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versus national security interests. that's where we're doing it. i do not have, as a representative of d.n.i., the luxury of going into a social media or publicly available database, pull information out of there and submit it as being the truth. the government has a responsibility and obligation to the citizens to ensure that information is true and accurate before we use it in an adjudicated process. >> i know my time is up. i can tell you obviously when our teenagers go online and get important information on social media and that yet we're not going to use it to find out that someone is involved in something, i think that's -- that's a little hard to believe. we need to take a commonsense approach to this. so my time is up. i also think we need to have random checks on people instead of relying on their own self-reporting. >> senator.
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thank you. senator heitkamp. >> thank you. i think this is such a critically important response and quick response to this horrible tragedy and i hope that the family members take some comfort that we, too, share their concerns. i've read this report and i can tell you honestly as somebody who used to do background checks for people involved in gambling in north dakota, if you were going to get paid minimum wage to deal black jack, he would not have passed that background check. he could not have dealt black jack in north dakota. but yet he had a clearance that allowed him to come onto a navy base and do serious, serious human damage. and so it's really frustrating. we're all frustrated here with this process. i completely appreciate your privacy rules, but when you apply for this clearance, you waive your right to privacy. and every parent on this panel who deals with social media knows if you want to know what your kid's doing, go out on social media. you may think that it doesn't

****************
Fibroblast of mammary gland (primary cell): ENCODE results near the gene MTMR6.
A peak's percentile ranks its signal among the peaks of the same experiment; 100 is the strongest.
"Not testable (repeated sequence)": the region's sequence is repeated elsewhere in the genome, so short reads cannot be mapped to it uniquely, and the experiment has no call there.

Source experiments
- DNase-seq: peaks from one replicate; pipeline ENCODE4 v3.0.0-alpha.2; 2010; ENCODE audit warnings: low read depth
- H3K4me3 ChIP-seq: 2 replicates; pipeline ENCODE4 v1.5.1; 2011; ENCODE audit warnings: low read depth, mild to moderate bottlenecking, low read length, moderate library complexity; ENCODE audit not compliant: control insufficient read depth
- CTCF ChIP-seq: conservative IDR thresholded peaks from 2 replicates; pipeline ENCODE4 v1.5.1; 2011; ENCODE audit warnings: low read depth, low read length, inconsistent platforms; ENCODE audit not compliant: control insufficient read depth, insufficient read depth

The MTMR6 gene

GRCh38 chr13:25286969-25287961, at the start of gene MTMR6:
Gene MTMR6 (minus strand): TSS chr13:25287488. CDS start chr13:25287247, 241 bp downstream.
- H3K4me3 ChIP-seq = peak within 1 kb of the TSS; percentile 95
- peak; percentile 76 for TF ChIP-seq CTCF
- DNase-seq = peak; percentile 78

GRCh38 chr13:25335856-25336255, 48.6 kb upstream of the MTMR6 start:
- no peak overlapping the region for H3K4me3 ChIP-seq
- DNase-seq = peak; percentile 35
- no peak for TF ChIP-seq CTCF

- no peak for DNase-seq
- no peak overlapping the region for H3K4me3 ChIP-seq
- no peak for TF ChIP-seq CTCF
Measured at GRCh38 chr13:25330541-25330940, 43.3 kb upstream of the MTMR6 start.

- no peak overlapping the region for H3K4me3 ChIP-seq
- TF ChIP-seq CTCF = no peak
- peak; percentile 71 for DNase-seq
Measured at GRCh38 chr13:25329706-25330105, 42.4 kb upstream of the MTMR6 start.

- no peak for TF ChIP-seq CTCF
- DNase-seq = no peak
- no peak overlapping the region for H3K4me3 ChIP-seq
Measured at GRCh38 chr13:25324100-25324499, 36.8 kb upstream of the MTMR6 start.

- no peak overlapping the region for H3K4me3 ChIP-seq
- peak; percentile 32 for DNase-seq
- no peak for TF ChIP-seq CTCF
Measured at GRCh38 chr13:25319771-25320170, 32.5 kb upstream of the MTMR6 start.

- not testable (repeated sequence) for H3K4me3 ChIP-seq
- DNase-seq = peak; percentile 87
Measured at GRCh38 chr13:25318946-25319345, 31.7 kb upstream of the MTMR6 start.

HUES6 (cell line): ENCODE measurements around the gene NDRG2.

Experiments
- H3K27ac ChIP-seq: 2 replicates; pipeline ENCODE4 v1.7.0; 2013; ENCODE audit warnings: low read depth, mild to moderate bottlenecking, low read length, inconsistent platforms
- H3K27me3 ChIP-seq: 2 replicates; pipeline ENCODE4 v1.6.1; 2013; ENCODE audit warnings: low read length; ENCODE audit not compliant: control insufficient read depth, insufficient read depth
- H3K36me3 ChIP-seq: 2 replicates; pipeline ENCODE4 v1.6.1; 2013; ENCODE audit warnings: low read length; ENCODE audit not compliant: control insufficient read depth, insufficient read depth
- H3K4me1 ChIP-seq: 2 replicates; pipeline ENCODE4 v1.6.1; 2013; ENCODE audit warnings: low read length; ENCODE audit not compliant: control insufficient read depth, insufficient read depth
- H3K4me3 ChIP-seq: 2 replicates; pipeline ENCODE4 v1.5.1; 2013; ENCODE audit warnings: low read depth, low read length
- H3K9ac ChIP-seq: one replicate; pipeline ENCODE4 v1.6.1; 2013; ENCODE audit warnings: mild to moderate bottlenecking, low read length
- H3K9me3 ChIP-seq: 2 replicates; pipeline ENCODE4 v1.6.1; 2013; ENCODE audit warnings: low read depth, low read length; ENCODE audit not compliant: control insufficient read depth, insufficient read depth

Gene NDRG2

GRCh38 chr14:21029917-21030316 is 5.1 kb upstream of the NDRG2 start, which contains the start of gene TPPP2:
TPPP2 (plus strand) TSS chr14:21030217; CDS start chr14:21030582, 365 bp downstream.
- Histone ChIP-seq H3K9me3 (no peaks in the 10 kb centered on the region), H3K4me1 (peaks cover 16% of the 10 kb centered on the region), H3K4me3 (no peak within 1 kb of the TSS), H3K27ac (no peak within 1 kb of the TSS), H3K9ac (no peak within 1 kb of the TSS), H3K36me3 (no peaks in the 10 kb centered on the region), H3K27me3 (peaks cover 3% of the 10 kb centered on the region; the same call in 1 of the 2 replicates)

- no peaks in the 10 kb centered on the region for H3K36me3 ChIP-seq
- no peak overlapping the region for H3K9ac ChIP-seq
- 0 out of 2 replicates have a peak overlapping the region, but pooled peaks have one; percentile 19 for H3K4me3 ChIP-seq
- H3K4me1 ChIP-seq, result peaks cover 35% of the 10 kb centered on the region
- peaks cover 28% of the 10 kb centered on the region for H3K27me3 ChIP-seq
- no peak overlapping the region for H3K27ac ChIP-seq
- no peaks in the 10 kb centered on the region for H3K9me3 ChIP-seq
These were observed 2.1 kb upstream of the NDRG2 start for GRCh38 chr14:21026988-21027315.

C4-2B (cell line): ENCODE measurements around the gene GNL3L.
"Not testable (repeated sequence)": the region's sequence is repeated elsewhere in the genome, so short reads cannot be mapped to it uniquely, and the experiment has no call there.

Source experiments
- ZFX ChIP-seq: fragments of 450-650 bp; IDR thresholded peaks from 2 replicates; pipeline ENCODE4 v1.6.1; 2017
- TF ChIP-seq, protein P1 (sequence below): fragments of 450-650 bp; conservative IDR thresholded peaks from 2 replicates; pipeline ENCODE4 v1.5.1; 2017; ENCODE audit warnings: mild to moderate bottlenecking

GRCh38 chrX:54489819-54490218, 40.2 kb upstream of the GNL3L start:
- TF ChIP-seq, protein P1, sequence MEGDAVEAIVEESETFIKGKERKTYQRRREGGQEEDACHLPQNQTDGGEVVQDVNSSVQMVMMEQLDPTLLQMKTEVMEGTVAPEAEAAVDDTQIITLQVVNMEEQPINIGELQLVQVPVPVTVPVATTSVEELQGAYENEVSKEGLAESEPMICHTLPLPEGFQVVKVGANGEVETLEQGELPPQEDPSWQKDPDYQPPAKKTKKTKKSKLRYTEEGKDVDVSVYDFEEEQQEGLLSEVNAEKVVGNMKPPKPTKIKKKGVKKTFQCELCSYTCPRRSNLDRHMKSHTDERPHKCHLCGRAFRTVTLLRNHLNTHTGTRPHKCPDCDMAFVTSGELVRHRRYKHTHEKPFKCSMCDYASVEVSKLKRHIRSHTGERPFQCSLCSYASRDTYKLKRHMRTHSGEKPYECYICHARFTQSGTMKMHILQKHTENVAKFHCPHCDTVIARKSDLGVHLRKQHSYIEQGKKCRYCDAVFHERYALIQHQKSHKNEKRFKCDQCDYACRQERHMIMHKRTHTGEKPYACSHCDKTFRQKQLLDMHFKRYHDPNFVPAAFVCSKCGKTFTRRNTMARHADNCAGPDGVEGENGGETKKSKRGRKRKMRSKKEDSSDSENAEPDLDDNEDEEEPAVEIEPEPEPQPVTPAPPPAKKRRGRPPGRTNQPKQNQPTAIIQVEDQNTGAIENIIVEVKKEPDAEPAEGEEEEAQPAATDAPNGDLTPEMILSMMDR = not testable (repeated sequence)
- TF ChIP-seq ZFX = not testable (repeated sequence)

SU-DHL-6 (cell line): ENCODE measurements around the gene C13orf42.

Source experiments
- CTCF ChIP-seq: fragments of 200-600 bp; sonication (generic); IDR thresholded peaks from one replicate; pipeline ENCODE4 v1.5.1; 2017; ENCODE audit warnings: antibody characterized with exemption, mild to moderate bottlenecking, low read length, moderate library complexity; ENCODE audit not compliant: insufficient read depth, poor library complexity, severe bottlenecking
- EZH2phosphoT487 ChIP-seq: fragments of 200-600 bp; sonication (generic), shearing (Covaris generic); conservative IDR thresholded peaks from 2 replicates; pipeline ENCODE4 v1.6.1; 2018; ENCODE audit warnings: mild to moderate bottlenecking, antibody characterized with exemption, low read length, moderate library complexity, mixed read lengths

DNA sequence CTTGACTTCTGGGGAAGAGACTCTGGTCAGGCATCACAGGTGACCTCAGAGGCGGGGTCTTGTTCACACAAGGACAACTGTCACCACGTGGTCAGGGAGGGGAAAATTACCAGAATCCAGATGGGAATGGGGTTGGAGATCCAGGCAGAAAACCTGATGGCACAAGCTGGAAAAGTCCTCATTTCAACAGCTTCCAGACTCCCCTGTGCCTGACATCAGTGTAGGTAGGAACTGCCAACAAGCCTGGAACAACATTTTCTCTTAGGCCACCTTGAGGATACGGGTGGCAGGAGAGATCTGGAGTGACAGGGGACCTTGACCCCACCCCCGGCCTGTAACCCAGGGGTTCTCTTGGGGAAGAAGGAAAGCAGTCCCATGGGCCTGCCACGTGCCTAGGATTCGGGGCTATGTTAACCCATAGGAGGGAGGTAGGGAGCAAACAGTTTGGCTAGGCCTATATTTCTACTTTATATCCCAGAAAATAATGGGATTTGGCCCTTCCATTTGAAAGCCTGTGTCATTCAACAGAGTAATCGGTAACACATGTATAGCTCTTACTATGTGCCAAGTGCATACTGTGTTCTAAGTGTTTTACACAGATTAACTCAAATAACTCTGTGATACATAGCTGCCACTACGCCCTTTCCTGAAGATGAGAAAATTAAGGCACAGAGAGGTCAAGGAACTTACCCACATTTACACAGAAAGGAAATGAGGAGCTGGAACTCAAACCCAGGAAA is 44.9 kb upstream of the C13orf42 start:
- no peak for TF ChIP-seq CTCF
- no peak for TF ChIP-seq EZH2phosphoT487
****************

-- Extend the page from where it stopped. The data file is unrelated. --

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have the veracity of a court record, but i can tell you, somebody who has looked at court records repeatedly, doing background checks, it certainly does. and a picture is worth 1,000 words. it's heartbreaking. so we take this one example. and i always fear that one example does not prove the case, but we've got multiple examples now of where we failed in the clearance system to actually ferret out people who would do damage to co-workers, murder co-workers but also damage to our national security. and so this is a very broad issue and very important issue. i want to talk about self-reporting. and i want to talk about the consequences of not self-reporting. i was quite honestly shocked, because i'm new to this committee and new to looking at government security clearances, the huge number of people in this country who have these clearances. i mean, in is a big group to